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Office Online vs. Office 365: What's free, what's not, and what you really need

Tony Bradley | Feb. 3, 2015
Free Office Online is a great deal, but paying for an Office 365 subscription gives you some hard-to-beat perks. We’ll help you decide which way to go.

With the mobile apps, users can view, create, and edit Office documents for free, and sync those files with Microsoft OneDrive or Dropbox cloud storage. However, only paying customers are able to do things like change track or accept changes, or format text into columns.

What's not
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Office 365 subscribers get full-featured applications and advanced features, like the Delve content management tool. 

If you need more than basic document creation and editing capabilities, the free Office Online apps aren't for you. Getting access to the more advanced functionality requires investing in the Microsoft Office suite, and the best way to get Microsoft Office is with an Office 365 subscription.

Microsoft offers Office 365 Personal and Home, as well as a variety of plans for businesses of all sizes. Office 365 Personal is $7 per month (or $70 per year). Office 365 Home costs $10 per month (or $100 per year) and can be shared by up to five individuals. Office 365 business plans include some features aimed specifically at business users, and are billed differently--starting at $8.25 per user, per month, if you want the full Microsoft Office suite.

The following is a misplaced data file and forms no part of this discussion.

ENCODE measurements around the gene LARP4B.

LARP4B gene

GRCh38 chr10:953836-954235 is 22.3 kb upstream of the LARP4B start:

No matter which of these Office 365 plans you choose, each user also gets the full Office Professional 2013 suite for either a Windows or Mac PC. The Office 365 subscription also unlocks the full functionality of Office on a tablet or smartphone, and provides additional perks like Skype calling minutes, and unlimited OneDrive storage instead of the 15GB Microsoft provides for free OneDrive accounts.

What you really need
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Office for iPad and other free movile versions have enough features for the vast majority of  everyday users.

The Office Online applications are enough for most people. Word, Excel, PowerPoint, and OneNote cover the things the vast majority of people use from the Microsoft Office suite. If you factor in Outlook.com as well, the free Office Online tools seem to cover the bases.

The free Office mobile apps have limited capabilities. They allow users to create, view, and edit files, though, and include the basic features most users rely on.

If you need Access or Publisher, though, Office Online won't work for you. In order to get either of these apps as part of a suite, you have to buy Office Professional 2013, or subscribe to Office 365--which comes with the rights to install Office Professional 2013 on multiple machines. And if you want to be able to do things like change the orientation of a document, insert section breaks, or other advanced functions from a tablet or smartphone, you'll have to sign up for Office 365.

 

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